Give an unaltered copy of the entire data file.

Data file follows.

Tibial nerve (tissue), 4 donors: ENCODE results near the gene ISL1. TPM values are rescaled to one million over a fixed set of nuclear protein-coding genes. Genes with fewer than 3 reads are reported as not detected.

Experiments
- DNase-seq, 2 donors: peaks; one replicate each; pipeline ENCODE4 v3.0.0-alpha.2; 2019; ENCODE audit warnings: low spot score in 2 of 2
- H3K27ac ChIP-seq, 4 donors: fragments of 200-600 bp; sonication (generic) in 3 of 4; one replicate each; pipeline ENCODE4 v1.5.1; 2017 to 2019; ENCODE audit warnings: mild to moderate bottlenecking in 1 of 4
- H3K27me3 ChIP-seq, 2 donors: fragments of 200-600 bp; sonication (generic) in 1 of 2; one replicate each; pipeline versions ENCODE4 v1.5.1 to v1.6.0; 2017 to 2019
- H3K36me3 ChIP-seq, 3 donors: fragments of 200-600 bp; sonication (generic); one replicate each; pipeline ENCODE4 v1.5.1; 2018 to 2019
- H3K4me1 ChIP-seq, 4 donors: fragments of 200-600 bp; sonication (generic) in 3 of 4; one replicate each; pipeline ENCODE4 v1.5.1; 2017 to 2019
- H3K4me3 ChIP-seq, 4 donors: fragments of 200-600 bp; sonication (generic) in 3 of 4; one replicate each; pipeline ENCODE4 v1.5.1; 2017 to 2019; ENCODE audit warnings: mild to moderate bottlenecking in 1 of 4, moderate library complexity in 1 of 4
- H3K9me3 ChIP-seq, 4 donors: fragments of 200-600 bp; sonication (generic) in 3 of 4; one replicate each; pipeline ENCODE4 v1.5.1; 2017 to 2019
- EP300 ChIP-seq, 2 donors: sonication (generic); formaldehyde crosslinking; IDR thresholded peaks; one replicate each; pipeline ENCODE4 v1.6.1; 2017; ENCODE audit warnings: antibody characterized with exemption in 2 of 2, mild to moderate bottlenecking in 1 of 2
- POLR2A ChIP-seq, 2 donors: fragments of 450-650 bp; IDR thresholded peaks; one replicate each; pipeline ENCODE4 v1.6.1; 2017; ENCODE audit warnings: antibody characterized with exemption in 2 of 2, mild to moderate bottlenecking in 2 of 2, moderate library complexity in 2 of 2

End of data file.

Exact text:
Tibial nerve (tissue), 4 donors: ENCODE results near the gene ISL1. TPM values are rescaled to one million over a fixed set of nuclear protein-coding genes. Genes with fewer than 3 reads are reported as not detected.

Experiments
- DNase-seq, 2 donors: peaks; one replicate each; pipeline ENCODE4 v3.0.0-alpha.2; 2019; ENCODE audit warnings: low spot score in 2 of 2
- H3K27ac ChIP-seq, 4 donors: fragments of 200-600 bp; sonication (generic) in 3 of 4; one replicate each; pipeline ENCODE4 v1.5.1; 2017 to 2019; ENCODE audit warnings: mild to moderate bottlenecking in 1 of 4
- H3K27me3 ChIP-seq, 2 donors: fragments of 200-600 bp; sonication (generic) in 1 of 2; one replicate each; pipeline versions ENCODE4 v1.5.1 to v1.6.0; 2017 to 2019
- H3K36me3 ChIP-seq, 3 donors: fragments of 200-600 bp; sonication (generic); one replicate each; pipeline ENCODE4 v1.5.1; 2018 to 2019
- H3K4me1 ChIP-seq, 4 donors: fragments of 200-600 bp; sonication (generic) in 3 of 4; one replicate each; pipeline ENCODE4 v1.5.1; 2017 to 2019
- H3K4me3 ChIP-seq, 4 donors: fragments of 200-600 bp; sonication (generic) in 3 of 4; one replicate each; pipeline ENCODE4 v1.5.1; 2017 to 2019; ENCODE audit warnings: mild to moderate bottlenecking in 1 of 4, moderate library complexity in 1 of 4
- H3K9me3 ChIP-seq, 4 donors: fragments of 200-600 bp; sonication (generic) in 3 of 4; one replicate each; pipeline ENCODE4 v1.5.1; 2017 to 2019
- EP300 ChIP-seq, 2 donors: sonication (generic); formaldehyde crosslinking; IDR thresholded peaks; one replicate each; pipeline ENCODE4 v1.6.1; 2017; ENCODE audit warnings: antibody characterized with exemption in 2 of 2, mild to moderate bottlenecking in 1 of 2
- POLR2A ChIP-seq, 2 donors: fragments of 450-650 bp; IDR thresholded peaks; one replicate each; pipeline ENCODE4 v1.6.1; 2017; ENCODE audit warnings: antibody characterized with exemption in 2 of 2, mild to moderate bottlenecking in 2 of 2, moderate library complexity in 2 of 2